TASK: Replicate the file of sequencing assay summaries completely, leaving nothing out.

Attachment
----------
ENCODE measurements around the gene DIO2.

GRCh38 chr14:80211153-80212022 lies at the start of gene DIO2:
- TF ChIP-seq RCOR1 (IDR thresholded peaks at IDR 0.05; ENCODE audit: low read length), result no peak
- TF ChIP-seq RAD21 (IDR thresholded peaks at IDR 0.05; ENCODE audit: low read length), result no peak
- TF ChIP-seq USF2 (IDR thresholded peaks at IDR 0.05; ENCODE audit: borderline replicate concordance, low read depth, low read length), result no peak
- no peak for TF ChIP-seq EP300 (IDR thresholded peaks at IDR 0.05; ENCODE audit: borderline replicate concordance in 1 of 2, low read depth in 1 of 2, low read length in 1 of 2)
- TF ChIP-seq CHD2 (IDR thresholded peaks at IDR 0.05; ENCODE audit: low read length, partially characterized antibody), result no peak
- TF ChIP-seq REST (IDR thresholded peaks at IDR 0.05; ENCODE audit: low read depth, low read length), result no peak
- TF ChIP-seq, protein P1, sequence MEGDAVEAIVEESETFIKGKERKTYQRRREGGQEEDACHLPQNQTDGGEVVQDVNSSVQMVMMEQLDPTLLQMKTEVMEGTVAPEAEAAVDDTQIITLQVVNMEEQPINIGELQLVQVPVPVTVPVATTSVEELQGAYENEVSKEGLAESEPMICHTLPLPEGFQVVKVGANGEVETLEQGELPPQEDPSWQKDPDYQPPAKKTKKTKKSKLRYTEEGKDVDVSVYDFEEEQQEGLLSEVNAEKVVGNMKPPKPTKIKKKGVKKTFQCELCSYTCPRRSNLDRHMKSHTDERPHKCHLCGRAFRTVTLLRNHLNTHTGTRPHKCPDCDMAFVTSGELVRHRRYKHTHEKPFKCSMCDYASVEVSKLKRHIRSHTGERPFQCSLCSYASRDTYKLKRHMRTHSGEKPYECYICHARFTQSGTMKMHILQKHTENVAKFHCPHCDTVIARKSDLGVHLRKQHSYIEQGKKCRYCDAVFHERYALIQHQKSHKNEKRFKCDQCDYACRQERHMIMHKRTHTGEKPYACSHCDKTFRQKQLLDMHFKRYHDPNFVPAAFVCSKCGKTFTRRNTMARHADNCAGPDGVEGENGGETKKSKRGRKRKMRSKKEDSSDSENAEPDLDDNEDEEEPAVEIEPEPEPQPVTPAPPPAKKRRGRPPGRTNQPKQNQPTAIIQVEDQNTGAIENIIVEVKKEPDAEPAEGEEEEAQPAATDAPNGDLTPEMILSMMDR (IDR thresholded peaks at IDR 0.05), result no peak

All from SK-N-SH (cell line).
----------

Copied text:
ENCODE measurements around the gene DIO2.

GRCh38 chr14:80211153-80212022 lies at the start of gene DIO2:
- TF ChIP-seq RCOR1 (IDR thresholded peaks at IDR 0.05; ENCODE audit: low read length), result no peak
- TF ChIP-seq RAD21 (IDR thresholded peaks at IDR 0.05; ENCODE audit: low read length), result no peak
- TF ChIP-seq USF2 (IDR thresholded peaks at IDR 0.05; ENCODE audit: borderline replicate concordance, low read depth, low read length), result no peak
- no peak for TF ChIP-seq EP300 (IDR thresholded peaks at IDR 0.05; ENCODE audit: borderline replicate concordance in 1 of 2, low read depth in 1 of 2, low read length in 1 of 2)
- TF ChIP-seq CHD2 (IDR thresholded peaks at IDR 0.05; ENCODE audit: low read length, partially characterized antibody), result no peak
- TF ChIP-seq REST (IDR thresholded peaks at IDR 0.05; ENCODE audit: low read depth, low read length), result no peak
- TF ChIP-seq, protein P1, sequence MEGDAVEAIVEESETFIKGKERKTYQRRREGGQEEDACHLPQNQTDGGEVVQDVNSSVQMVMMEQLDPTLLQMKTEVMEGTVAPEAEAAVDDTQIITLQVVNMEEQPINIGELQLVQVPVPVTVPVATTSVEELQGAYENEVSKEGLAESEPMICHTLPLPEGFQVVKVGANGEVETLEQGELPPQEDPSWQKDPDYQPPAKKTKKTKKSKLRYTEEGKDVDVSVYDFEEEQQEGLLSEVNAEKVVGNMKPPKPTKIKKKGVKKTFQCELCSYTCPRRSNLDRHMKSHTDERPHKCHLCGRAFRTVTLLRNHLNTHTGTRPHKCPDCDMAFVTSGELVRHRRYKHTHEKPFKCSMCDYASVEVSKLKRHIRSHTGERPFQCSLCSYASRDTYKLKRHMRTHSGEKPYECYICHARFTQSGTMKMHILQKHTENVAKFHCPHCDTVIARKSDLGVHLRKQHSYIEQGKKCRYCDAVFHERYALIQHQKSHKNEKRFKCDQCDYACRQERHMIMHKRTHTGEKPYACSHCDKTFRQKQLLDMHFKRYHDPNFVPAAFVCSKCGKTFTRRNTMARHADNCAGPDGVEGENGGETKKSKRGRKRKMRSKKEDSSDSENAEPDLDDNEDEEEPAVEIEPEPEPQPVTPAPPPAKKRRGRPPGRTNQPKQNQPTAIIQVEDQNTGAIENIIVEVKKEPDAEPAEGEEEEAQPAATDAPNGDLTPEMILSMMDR (IDR thresholded peaks at IDR 0.05), result no peak

All from SK-N-SH (cell line).